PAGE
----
Fireside Chats, Issue 10

Virtual Student Government

With the ever-changing circumstances in the week of March 9, we regrettably canceled our proceedings originally planned for Student Government. Because the Parker community will no longer be congregating in the auditorium for the time being, and we are all in the same boat practicing social distancing, I will take this issue of The Weekly to discuss some of the initiatives the Cabinet has been working on to keep our momentum. My hope is that this will answer most or all of your questions.

As of writing, many of these ideas are tentative; however, there is one matter that remains firm. Getting closer to this term’s end, it is all-important that we have a smooth transition of power. Platforms were due on March 17 electronically. We recognize that this is a different situation, so we are currently working on some concepts to replace the normal proceedings. For speeches, we are planning to do live streams instead. For the Senate debates, we’ll use Google Meet and screen-record a session with the Senate heads and the candidates. These events are likely to take place during the week’s “Flex” periods or after school hours. More information about this is on its way out and will be available soon.

It is imperative that we as a student body try to maintain a sense of consistency in the Student Government and ever-evolving improvement to the student experience. As such, we have rolled out a Slack group for all members of the student body to join. Slack is a cloud-based digital service FWPMUN has used in years past. It allows large groups of people to sort into smaller, niche groups, allowing people to communicate efficiently and without friction, sharing links and documents through a single app or website. There is also a feature called “channels,” which are like the niche groups I just mentioned. They function similarly to group chats but each one serves a specific purpose. There even is a “#random” channel that comes default. Hopefully Slack will also serve as an opportunity to cultivate some more interaction between each other over these weeks.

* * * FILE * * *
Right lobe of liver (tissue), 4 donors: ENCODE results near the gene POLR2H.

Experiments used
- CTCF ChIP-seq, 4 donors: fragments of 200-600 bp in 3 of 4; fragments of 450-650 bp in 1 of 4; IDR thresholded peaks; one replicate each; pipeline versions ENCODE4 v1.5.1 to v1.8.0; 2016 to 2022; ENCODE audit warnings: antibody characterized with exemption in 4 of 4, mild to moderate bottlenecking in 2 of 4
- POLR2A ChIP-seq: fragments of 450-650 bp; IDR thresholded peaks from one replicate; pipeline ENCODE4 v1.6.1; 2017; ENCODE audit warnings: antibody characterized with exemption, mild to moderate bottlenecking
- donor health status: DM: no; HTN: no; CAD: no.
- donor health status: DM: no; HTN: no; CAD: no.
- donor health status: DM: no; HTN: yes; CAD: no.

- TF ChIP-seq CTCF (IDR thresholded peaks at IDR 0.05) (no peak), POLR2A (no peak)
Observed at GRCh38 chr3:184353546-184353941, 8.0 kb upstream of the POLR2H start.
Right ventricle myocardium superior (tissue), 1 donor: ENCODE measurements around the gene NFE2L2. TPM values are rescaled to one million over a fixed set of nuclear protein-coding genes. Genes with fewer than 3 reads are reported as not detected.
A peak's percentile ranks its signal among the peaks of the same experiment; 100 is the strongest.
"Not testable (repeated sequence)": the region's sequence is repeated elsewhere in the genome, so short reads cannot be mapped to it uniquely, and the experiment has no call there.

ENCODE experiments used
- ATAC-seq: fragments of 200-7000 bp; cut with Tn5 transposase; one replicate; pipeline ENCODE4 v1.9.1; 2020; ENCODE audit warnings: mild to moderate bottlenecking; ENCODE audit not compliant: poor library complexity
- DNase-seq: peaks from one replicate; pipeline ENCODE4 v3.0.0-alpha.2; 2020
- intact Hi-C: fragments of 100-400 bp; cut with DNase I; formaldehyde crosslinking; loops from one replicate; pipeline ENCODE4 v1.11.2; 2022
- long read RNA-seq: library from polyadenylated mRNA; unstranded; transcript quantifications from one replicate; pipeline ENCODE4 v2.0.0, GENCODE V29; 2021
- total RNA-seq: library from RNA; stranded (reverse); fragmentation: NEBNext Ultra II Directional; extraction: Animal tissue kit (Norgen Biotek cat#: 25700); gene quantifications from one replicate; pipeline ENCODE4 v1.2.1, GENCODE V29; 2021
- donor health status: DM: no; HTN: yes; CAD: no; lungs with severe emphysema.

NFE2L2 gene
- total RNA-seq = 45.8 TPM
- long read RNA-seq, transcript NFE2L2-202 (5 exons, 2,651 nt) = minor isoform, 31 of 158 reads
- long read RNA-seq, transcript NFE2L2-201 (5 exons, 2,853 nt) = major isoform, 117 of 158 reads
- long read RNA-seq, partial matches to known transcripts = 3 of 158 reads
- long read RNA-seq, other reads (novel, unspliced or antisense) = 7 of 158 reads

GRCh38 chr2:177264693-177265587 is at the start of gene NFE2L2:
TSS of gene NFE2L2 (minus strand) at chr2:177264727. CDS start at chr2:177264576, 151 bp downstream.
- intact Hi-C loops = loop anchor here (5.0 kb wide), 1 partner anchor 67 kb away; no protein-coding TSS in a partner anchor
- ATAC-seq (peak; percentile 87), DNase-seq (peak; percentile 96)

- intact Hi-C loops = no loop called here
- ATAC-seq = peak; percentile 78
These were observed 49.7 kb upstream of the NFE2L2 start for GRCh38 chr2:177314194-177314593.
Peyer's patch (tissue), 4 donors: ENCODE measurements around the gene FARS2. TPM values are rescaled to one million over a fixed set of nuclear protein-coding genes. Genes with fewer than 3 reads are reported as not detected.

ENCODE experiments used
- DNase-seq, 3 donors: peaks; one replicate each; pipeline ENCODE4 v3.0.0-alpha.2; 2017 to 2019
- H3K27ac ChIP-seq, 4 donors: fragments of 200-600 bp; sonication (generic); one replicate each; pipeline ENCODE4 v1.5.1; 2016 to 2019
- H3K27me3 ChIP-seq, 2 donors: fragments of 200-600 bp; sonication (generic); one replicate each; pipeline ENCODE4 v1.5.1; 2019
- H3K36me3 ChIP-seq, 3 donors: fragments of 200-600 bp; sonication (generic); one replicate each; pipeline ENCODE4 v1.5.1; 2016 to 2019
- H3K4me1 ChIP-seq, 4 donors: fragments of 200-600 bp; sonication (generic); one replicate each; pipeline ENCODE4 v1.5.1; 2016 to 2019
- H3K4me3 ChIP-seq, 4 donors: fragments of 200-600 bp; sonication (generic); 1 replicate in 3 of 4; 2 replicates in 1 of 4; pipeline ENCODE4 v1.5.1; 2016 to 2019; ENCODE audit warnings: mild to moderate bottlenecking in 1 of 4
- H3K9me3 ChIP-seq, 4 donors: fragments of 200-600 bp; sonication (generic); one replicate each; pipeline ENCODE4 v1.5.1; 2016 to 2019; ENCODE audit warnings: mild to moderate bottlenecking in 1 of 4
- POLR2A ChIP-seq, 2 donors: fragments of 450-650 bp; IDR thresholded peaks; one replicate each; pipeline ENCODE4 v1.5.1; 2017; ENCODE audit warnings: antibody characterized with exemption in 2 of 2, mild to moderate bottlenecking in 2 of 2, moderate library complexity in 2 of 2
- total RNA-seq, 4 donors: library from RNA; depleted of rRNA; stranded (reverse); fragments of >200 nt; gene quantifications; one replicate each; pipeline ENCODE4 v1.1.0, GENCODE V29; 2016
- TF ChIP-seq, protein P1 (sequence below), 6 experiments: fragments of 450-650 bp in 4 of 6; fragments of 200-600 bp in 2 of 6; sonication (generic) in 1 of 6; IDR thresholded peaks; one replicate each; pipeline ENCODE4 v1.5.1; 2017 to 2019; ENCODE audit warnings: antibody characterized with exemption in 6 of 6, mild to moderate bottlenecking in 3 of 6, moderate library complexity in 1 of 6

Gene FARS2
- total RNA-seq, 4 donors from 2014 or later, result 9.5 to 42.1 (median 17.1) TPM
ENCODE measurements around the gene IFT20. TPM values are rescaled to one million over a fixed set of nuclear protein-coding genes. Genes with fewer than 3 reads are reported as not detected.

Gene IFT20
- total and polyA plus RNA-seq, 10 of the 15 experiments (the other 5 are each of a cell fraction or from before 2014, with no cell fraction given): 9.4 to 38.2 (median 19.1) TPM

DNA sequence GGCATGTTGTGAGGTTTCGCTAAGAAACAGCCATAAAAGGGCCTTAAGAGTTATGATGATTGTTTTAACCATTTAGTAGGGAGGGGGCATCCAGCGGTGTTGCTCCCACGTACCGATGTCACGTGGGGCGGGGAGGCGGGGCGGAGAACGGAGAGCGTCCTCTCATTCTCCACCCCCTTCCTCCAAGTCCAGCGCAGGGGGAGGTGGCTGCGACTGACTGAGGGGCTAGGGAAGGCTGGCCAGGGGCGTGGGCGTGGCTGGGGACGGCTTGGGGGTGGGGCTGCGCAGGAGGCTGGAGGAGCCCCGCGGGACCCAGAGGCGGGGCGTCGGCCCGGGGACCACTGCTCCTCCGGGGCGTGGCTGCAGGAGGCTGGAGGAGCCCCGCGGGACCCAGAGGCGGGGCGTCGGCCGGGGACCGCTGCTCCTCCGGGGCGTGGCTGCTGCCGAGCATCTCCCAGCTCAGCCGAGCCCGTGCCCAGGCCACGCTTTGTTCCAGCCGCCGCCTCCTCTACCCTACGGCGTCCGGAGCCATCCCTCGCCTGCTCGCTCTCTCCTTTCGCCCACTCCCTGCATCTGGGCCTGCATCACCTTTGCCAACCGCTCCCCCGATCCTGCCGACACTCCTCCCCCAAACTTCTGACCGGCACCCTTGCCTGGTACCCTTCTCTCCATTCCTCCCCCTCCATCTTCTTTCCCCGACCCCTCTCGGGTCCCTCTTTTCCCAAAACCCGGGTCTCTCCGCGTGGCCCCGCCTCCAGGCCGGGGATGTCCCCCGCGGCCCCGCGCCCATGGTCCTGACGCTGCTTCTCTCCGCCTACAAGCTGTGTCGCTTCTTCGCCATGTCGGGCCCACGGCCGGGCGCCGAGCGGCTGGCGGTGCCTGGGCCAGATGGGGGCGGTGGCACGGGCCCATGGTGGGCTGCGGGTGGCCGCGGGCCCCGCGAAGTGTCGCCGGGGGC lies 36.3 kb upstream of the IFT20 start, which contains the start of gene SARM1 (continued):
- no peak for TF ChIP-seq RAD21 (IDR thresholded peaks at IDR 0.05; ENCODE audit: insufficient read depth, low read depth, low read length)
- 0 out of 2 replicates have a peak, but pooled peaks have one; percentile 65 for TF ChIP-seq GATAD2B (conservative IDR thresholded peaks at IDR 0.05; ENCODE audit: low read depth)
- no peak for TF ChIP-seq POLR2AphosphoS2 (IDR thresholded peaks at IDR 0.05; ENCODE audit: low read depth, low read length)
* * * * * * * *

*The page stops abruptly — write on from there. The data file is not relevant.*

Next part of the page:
In various channels, we would like the Cabinet and committees, or any other willing participant, to start digital events. A good example that one committee could start a book club and schedule weekly check-ins for whatever they decide to read. Another idea: Computer Technology Committee could hold office hours for people struggling with technical difficulties. As per the passing of a recent proposal, we are also looking into another program called Engage, which will hopefully make it easier to facilitate voting and ratification.

And to my fellow seniors, this is supposed to be our year. This is supposed to be a time for prom, class trips, portraits, graduation, and so on. Let’s be abundantly clear: it’s a bummer, and you might feel that COVID-19 is robbing you of cherished experiences you were supposed to have. If you are upset, it is okay to embrace those feelings and commiserate. There’s little to nothing that you as an individual can do to make up for the last time. That’s just the reality. Notwithstanding, here’s some encouragement, as well: our generation can navigate new worlds and bounce between digital spaces with ease. We are resilient, diverse, and innovative. So, like any other adverse circumstance, we adapt. With all the additional time indoors, there’s bound to be some Renaissance. Listen to a podcast. Make a podcast. Learn a programming language. Read a poem. Write one. Get the idea? There’s always something to do. How about writing journal entries for posterity or reaching out to your peers over the Internet? Share memes, binge Netflix and Disney+ or whatever you’d like. Presumably, after school, you will also have some time since most extracurricular activities have been suspended. The silver lining is that you’ve been provided a new space to have a new perspective and newfound time to make something special and worthwhile. So, what will you do?